Encephalitis Panel with Reflex to Herpes Simplex Virus Types 1 and 2 Glycoprotein G-Specific Antibodies, IgG, CSF 2008916
Method: Semi-Quantitative Enzyme-Linked Immunosorbent Assay/Semi-Quantitative Chemiluminescent Immunoassay

West Nile Virus Antibodies, IgG and IgM by ELISA, Serum 0050226
Method: Semi-Quantitative Enzyme-Linked Immunosorbent Assay

Limitations

Because other members of the Flaviviridae family (St. Louis encephalitis virus or Dengue fever virus) show extensive cross-reactivity with WNV, serologic testing specific for these species should also be performed

Results must be correlated with clinical history and other data

Follow Up

Repeat in 10-14 days if results equivocal

West Nile Virus RNA by RT-PCR 0050229
Method: Qualitative Reverse Transcription Polymerase Chain Reaction

Japanese Encephalitis Virus Antibodies, IgG and IgM by ELISA 2005689
Method: Semi-Quantitative Enzyme-Linked Immunosorbent Assay

Follow Up

Repeat testing in 10-14 days if results are equivocal

Related Tests

Guidelines

Tunkel AR, Glaser CA, Bloch KC, Sejvar JJ, Marra CM, Roos KL, Hartman BJ, Kaplan SL, Scheld M, Whitley RJ, Infectious Diseases Society of America. The management of encephalitis: clinical practice guidelines by the Infectious Diseases Society of America. Clin Infect Dis. 2008; 47(3): 303-27. PubMed

General References

Davis LE, Beckham D, Tyler KL. North American encephalitic arboviruses. Neurol Clin. 2008; 26(3): 727-57, ix. PubMed

McVey DS, Wilson WC, Gay CG. West Nile virus. Rev Sci Tech. 2015; 34(2): 431-9. PubMed

Petersen LR, Brault AC, Nasci RS. West Nile virus: review of the literature. JAMA. 2013; 310(3): 308-15. PubMed

Sejvar JJ. The evolving epidemiology of viral encephalitis. Curr Opin Neurol. 2006; 19(4): 350-7. PubMed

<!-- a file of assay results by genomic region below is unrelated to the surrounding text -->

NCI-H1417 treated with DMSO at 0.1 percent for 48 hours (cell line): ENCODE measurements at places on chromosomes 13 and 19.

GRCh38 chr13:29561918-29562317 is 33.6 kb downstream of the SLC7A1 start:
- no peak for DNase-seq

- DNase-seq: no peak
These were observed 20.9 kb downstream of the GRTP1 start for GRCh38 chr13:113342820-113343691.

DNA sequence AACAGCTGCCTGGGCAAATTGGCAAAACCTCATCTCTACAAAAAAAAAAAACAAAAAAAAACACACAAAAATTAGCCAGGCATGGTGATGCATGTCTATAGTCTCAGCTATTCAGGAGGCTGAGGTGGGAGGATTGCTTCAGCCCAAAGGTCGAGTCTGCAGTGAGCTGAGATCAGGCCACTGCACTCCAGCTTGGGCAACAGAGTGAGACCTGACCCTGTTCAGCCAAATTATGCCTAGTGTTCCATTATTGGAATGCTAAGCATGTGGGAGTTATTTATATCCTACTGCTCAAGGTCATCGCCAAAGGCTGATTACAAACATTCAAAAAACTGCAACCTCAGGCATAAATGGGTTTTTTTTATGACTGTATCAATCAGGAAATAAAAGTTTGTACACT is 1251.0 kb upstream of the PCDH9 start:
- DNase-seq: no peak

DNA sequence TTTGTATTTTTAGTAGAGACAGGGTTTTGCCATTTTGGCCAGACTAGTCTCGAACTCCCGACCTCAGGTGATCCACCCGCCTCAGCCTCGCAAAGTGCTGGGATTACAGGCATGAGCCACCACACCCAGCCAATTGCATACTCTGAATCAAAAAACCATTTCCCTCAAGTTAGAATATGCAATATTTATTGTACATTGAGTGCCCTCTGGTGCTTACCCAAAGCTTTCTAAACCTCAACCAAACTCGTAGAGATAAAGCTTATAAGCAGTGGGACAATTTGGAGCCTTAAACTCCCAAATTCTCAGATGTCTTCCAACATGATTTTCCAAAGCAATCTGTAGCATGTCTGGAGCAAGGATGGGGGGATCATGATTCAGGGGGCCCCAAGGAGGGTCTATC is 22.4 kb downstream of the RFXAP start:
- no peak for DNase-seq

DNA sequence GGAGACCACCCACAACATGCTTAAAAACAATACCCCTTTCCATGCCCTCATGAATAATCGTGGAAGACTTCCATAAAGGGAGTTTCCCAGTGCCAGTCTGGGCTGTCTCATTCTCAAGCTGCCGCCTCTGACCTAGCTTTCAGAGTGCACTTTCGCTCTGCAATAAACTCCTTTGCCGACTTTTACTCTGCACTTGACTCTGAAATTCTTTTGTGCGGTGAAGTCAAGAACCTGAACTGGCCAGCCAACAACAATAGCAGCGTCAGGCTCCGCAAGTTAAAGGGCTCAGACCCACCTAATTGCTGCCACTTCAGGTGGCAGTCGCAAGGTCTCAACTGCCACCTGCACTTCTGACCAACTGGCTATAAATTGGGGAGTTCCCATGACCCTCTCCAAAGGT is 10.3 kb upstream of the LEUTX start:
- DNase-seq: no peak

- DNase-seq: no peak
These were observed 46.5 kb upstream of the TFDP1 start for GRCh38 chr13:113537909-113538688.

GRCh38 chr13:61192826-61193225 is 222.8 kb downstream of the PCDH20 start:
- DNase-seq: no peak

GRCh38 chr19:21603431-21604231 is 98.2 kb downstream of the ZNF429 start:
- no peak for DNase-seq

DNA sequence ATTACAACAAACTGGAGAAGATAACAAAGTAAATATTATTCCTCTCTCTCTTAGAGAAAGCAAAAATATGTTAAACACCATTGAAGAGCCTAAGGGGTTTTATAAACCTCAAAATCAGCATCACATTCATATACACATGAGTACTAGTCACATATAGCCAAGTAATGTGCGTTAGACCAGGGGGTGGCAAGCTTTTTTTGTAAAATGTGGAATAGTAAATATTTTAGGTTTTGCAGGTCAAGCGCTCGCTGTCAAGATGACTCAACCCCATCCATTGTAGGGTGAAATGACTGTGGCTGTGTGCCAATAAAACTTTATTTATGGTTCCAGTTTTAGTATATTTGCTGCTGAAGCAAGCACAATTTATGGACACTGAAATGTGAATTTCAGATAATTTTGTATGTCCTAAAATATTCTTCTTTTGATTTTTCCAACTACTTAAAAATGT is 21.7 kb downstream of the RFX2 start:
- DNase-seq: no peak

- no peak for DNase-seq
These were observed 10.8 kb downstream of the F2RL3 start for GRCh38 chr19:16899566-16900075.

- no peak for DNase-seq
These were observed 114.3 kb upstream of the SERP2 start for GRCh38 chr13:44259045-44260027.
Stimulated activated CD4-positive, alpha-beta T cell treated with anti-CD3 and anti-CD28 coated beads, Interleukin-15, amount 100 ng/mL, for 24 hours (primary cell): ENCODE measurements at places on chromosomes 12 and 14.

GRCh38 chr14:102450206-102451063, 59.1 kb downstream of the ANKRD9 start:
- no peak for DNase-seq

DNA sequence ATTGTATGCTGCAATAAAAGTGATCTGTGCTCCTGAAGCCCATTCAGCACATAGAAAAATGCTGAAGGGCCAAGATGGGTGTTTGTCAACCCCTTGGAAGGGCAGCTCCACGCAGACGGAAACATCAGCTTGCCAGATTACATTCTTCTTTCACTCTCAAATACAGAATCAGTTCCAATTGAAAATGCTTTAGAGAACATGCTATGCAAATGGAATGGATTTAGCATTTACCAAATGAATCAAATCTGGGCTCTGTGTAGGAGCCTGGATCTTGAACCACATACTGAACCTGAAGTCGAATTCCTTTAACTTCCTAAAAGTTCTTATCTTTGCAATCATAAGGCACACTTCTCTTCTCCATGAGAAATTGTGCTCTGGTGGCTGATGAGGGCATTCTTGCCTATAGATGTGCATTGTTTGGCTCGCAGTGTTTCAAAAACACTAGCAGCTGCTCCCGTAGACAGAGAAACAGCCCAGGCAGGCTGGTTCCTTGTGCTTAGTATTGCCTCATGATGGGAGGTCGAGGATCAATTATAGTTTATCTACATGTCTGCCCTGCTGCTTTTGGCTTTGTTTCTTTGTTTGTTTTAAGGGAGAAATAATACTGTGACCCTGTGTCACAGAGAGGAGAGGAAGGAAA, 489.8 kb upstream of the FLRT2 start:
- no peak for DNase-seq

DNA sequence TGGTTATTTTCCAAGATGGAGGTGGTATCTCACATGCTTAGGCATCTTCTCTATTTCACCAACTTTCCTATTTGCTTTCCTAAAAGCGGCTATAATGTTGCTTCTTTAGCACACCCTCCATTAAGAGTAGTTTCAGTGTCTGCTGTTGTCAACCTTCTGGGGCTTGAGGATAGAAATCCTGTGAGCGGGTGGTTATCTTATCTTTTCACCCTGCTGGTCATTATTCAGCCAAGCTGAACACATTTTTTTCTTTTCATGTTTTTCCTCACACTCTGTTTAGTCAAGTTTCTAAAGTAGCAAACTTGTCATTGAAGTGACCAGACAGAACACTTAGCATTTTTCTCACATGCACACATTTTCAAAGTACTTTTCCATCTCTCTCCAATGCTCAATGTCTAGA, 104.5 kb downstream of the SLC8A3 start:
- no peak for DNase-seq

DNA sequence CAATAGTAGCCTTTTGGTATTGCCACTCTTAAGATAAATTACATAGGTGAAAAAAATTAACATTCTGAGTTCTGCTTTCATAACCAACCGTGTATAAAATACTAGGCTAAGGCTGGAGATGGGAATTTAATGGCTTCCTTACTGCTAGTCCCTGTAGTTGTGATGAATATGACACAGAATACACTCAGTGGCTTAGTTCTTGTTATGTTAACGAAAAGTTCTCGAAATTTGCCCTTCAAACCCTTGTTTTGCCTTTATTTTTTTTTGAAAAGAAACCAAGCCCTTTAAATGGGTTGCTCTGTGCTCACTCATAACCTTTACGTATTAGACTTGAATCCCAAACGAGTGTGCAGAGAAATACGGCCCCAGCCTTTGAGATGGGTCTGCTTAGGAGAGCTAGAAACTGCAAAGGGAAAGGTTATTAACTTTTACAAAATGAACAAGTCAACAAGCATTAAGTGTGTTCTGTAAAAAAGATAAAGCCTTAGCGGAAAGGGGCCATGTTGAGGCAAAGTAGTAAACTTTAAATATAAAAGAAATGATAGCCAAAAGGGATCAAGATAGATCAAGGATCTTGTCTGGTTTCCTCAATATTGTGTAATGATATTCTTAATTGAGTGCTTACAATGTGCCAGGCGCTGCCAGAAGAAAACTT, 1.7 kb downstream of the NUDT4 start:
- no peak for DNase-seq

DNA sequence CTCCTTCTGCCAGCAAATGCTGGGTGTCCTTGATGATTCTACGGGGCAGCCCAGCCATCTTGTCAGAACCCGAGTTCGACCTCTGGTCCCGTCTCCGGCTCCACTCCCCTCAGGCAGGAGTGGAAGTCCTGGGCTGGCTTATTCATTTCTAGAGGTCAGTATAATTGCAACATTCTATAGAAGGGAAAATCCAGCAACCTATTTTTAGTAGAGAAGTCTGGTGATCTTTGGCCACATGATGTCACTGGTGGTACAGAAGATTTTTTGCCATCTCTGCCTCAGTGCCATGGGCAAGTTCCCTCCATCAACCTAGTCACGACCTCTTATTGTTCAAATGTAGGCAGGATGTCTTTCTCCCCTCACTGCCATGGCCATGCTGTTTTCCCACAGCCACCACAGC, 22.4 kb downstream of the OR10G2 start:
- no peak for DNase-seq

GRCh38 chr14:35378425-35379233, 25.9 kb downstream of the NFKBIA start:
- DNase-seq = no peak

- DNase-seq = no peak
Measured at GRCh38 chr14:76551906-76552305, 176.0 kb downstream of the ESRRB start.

Zacks MA, Paessler S. Encephalitic alphaviruses. Vet Microbiol. 2010; 140(3-4): 281-6. PubMed

References from the ARUP Institute for Clinical and Experimental Pathology®

Baillie GJ, Kolokotronis S, Waltari E, Maffei JG, Kramer LD, Perkins SL. Phylogenetic and evolutionary analyses of St. Louis encephalitis virus genomes. Mol Phylogenet Evol. 2008; 47(2): 717-28. PubMed

Malan AK, Martins TB, Hill HR, Litwin CM. Evaluations of commercial West Nile virus immunoglobulin G (IgG) and IgM enzyme immunoassays show the value of continuous validation. J Clin Microbiol. 2004; 42(2): 727-33. PubMed

Malan AK, Stipanovich PJ, Martins TB, Hill HR, Litwin CM. Detection of IgG and IgM to West Nile virus. Development of an immunofluorescence assay. Am J Clin Pathol. 2003; 119(4): 508-15. PubMed

Rawlins ML, Swenson EM, Hill HR, Litwin CM. Evaluation of an enzyme immunoassay for detection of immunoglobulin M antibodies to West Nile virus and the importance of background subtraction in detecting nonspecific reactivity. Clin Vaccine Immunol. 2007; 14(6): 665-8. PubMed

Welch RJ, Anderson BL, Litwin CM. Evaluation of a new commercial enzyme immunoassay for the detection of IgM antibodies to West Nile virus using a ratio method to eliminate nonspecific reactivity. J Clin Lab Anal. 2008; 22(5): 362-6. PubMed

Medical Reviewers

Last Update: March 2016